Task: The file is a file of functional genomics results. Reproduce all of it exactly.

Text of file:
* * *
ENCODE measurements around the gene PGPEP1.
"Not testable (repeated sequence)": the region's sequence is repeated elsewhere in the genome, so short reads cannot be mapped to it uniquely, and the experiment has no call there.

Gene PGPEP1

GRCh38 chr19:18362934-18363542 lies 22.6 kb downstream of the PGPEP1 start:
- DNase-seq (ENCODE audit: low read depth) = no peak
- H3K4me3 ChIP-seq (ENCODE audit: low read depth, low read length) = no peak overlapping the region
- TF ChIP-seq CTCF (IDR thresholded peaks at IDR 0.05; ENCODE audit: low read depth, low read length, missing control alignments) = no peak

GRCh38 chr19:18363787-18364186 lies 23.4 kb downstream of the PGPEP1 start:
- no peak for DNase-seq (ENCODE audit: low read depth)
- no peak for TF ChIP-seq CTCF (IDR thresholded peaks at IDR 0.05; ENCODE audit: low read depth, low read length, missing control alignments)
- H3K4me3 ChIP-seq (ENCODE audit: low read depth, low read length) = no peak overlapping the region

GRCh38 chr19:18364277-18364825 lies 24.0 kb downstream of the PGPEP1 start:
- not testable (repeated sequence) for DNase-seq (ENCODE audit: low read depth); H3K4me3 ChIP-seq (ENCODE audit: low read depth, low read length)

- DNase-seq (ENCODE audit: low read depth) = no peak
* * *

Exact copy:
ENCODE measurements around the gene PGPEP1.
"Not testable (repeated sequence)": the region's sequence is repeated elsewhere in the genome, so short reads cannot be mapped to it uniquely, and the experiment has no call there.

Gene PGPEP1

GRCh38 chr19:18362934-18363542 lies 22.6 kb downstream of the PGPEP1 start:
- DNase-seq (ENCODE audit: low read depth) = no peak
- H3K4me3 ChIP-seq (ENCODE audit: low read depth, low read length) = no peak overlapping the region
- TF ChIP-seq CTCF (IDR thresholded peaks at IDR 0.05; ENCODE audit: low read depth, low read length, missing control alignments) = no peak

GRCh38 chr19:18363787-18364186 lies 23.4 kb downstream of the PGPEP1 start:
- no peak for DNase-seq (ENCODE audit: low read depth)
- no peak for TF ChIP-seq CTCF (IDR thresholded peaks at IDR 0.05; ENCODE audit: low read depth, low read length, missing control alignments)
- H3K4me3 ChIP-seq (ENCODE audit: low read depth, low read length) = no peak overlapping the region

GRCh38 chr19:18364277-18364825 lies 24.0 kb downstream of the PGPEP1 start:
- not testable (repeated sequence) for DNase-seq (ENCODE audit: low read depth); H3K4me3 ChIP-seq (ENCODE audit: low read depth, low read length)

- DNase-seq (ENCODE audit: low read depth) = no peak